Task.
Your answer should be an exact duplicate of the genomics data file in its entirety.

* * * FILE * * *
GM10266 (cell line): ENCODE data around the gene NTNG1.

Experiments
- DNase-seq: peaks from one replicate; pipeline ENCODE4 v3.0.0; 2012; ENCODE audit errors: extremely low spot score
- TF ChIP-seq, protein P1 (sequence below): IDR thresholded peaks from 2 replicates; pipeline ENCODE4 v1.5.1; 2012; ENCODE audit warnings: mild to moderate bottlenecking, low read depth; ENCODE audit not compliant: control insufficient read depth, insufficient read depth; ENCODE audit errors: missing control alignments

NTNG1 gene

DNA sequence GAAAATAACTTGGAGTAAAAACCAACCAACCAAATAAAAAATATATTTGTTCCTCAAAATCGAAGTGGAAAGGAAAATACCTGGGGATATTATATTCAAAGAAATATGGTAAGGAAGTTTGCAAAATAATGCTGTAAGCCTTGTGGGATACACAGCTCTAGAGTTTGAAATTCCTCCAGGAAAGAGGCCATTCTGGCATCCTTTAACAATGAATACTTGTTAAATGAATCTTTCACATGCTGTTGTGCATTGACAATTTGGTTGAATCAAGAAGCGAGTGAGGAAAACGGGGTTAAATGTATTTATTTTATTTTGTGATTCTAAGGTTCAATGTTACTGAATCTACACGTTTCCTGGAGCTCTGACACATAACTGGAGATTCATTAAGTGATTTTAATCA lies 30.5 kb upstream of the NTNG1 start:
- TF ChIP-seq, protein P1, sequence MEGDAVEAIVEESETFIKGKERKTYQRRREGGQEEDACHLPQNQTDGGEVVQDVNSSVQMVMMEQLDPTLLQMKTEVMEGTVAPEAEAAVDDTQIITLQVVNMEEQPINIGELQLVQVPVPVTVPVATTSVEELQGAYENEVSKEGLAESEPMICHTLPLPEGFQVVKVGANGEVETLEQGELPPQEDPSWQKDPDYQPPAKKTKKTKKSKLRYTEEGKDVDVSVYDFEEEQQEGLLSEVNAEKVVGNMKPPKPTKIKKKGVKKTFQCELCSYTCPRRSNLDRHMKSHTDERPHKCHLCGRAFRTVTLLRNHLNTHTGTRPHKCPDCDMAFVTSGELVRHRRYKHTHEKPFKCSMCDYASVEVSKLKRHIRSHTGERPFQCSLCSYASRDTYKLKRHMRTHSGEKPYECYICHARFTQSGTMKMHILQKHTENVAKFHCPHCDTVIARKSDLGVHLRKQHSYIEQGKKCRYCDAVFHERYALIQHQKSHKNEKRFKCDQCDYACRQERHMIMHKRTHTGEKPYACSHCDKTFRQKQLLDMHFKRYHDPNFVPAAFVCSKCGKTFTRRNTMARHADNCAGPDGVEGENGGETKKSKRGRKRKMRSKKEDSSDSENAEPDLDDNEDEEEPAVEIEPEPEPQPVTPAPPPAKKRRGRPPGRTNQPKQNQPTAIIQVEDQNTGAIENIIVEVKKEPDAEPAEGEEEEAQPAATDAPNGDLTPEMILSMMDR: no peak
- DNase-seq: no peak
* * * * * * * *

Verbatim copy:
GM10266 (cell line): ENCODE data around the gene NTNG1.

Experiments
- DNase-seq: peaks from one replicate; pipeline ENCODE4 v3.0.0; 2012; ENCODE audit errors: extremely low spot score
- TF ChIP-seq, protein P1 (sequence below): IDR thresholded peaks from 2 replicates; pipeline ENCODE4 v1.5.1; 2012; ENCODE audit warnings: mild to moderate bottlenecking, low read depth; ENCODE audit not compliant: control insufficient read depth, insufficient read depth; ENCODE audit errors: missing control alignments

NTNG1 gene

DNA sequence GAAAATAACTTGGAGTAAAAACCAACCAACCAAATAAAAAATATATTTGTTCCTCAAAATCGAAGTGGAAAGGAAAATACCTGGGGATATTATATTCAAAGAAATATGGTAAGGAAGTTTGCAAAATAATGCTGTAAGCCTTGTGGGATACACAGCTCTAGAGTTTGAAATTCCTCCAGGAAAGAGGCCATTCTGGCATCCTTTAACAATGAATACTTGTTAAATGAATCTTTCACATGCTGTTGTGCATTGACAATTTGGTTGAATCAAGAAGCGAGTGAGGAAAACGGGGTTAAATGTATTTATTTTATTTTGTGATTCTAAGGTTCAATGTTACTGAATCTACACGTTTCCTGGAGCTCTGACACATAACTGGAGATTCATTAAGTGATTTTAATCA lies 30.5 kb upstream of the NTNG1 start:
- TF ChIP-seq, protein P1, sequence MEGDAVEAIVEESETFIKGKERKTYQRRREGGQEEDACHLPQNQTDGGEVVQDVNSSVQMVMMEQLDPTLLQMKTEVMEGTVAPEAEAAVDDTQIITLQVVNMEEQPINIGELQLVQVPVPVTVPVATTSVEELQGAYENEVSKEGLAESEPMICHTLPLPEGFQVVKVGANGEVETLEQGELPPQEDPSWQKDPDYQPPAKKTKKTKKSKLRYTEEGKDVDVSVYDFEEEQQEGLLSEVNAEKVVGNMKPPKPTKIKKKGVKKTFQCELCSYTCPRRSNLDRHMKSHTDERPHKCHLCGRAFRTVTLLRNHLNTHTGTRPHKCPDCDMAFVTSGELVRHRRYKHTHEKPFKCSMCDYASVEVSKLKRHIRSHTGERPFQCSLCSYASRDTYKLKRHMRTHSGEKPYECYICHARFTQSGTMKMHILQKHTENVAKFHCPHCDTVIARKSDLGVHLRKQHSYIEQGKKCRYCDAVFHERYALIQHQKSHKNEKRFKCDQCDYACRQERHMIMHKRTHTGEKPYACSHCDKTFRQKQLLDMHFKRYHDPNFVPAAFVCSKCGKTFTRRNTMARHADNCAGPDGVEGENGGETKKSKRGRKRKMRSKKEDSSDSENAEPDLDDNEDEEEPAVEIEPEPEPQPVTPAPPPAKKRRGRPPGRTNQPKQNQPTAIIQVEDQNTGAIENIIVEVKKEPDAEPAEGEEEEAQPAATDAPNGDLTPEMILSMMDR: no peak
- DNase-seq: no peak